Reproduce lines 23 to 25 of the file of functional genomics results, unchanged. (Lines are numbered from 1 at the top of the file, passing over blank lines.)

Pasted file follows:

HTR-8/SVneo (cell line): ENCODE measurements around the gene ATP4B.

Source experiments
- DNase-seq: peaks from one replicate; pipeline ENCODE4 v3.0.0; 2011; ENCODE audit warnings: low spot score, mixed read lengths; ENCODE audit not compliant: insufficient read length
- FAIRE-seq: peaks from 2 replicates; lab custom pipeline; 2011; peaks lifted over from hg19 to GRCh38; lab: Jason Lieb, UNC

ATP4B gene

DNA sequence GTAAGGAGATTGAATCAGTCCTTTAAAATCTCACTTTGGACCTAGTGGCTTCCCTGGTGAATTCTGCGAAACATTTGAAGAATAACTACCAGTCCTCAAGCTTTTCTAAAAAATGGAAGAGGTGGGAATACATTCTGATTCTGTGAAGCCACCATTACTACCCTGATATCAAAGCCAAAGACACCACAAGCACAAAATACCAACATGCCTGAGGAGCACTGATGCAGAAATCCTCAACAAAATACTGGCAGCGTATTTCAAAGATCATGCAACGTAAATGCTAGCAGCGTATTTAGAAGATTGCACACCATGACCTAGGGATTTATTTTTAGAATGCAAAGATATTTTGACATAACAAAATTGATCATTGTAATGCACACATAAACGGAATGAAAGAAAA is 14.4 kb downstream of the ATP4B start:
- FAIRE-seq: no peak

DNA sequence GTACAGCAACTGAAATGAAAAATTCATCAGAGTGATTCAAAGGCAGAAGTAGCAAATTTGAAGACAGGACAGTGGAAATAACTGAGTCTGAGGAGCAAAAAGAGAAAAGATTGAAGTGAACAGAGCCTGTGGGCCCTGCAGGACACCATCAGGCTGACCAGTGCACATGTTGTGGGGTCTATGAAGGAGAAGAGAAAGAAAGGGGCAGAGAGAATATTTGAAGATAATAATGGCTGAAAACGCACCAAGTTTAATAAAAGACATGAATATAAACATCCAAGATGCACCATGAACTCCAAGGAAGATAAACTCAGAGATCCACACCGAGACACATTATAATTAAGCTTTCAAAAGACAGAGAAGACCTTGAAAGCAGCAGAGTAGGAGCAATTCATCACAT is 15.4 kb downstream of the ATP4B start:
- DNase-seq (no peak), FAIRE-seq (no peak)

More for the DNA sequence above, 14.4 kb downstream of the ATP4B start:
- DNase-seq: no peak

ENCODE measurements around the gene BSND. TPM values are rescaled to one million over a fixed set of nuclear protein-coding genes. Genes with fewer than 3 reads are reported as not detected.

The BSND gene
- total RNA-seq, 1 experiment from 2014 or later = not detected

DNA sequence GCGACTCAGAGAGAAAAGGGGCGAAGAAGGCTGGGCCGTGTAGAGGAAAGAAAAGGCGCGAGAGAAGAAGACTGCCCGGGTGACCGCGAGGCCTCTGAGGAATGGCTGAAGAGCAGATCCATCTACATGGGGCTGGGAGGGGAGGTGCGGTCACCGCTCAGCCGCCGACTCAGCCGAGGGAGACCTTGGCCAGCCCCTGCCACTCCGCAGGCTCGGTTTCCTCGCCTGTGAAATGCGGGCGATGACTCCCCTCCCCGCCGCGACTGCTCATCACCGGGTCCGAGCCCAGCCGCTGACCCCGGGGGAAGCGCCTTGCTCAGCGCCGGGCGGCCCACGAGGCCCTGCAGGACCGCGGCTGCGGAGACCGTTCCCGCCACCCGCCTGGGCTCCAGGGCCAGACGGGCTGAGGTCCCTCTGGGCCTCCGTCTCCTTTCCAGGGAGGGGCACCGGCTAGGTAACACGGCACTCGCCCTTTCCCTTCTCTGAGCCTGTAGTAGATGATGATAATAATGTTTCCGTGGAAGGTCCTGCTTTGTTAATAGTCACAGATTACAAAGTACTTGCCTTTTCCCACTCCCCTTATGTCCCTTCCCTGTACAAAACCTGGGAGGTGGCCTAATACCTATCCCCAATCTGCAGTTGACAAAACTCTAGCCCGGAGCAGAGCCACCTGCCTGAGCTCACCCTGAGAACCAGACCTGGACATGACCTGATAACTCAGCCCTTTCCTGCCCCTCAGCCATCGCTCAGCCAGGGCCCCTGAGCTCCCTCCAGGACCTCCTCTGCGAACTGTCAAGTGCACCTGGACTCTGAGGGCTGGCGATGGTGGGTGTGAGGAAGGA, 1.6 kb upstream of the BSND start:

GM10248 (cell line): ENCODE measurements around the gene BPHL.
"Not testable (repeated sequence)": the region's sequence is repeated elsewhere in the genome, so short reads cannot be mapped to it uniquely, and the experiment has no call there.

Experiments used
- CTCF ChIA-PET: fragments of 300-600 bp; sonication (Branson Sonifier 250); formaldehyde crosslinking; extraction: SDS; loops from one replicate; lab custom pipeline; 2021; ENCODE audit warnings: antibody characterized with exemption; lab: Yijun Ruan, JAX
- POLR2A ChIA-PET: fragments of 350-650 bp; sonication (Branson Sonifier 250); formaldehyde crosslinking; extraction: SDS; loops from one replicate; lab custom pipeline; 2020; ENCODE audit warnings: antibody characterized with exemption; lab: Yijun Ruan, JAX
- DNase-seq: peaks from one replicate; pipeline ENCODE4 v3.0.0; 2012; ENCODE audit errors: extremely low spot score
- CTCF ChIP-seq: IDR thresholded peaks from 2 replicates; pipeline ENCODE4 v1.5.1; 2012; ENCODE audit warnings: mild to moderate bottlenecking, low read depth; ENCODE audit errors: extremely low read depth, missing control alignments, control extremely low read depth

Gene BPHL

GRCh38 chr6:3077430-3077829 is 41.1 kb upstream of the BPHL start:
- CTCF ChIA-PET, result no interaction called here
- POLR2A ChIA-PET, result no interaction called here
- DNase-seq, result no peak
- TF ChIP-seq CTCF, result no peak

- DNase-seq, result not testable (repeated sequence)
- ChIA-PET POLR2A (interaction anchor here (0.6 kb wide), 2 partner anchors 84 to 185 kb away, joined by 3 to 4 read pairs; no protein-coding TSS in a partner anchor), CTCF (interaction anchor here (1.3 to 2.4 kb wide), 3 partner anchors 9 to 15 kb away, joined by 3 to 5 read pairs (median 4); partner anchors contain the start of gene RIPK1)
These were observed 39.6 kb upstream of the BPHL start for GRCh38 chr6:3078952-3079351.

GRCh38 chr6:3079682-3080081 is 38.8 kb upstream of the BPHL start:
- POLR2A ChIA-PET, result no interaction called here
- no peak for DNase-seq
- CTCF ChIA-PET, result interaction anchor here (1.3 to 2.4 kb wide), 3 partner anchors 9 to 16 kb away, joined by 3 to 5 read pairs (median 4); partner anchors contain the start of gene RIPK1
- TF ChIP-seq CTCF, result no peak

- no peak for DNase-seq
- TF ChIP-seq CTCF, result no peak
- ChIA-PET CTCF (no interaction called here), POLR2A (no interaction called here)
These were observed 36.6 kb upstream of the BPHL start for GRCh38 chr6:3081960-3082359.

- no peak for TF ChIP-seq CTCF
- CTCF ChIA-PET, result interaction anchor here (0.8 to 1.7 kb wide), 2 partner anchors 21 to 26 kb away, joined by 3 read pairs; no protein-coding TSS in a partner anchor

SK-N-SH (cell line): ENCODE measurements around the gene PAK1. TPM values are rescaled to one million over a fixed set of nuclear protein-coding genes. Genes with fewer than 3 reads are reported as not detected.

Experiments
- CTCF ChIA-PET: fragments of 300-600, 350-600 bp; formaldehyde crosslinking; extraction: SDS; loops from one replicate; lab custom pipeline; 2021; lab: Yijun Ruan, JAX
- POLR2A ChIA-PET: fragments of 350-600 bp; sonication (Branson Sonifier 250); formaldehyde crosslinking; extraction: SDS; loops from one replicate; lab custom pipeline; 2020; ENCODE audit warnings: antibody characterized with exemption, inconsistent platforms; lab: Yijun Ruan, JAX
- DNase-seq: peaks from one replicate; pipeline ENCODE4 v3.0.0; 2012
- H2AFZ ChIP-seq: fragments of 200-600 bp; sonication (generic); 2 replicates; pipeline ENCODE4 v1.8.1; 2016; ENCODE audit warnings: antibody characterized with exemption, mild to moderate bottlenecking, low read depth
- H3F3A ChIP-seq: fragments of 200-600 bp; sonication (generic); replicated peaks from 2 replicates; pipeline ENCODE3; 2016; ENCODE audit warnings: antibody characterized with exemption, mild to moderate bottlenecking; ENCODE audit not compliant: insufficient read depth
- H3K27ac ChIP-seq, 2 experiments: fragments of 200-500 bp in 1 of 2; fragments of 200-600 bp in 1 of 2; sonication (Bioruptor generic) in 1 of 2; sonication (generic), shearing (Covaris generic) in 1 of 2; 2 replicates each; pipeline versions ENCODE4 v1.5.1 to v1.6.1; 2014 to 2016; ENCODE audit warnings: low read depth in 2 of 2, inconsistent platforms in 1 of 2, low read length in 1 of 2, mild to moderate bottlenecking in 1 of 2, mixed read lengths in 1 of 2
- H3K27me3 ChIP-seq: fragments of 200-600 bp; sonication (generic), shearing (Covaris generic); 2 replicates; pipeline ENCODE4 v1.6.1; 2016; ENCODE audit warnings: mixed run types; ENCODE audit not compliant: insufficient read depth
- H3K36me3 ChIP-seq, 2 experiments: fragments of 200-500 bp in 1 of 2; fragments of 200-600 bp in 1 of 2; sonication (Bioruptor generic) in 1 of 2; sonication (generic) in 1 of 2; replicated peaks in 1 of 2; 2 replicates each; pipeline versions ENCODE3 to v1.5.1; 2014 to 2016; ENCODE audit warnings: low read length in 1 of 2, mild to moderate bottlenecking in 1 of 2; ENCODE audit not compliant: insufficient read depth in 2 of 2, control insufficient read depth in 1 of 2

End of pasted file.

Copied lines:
Gene BPHL

GRCh38 chr6:3077430-3077829 is 41.1 kb upstream of the BPHL start:
- CTCF ChIA-PET, result no interaction called here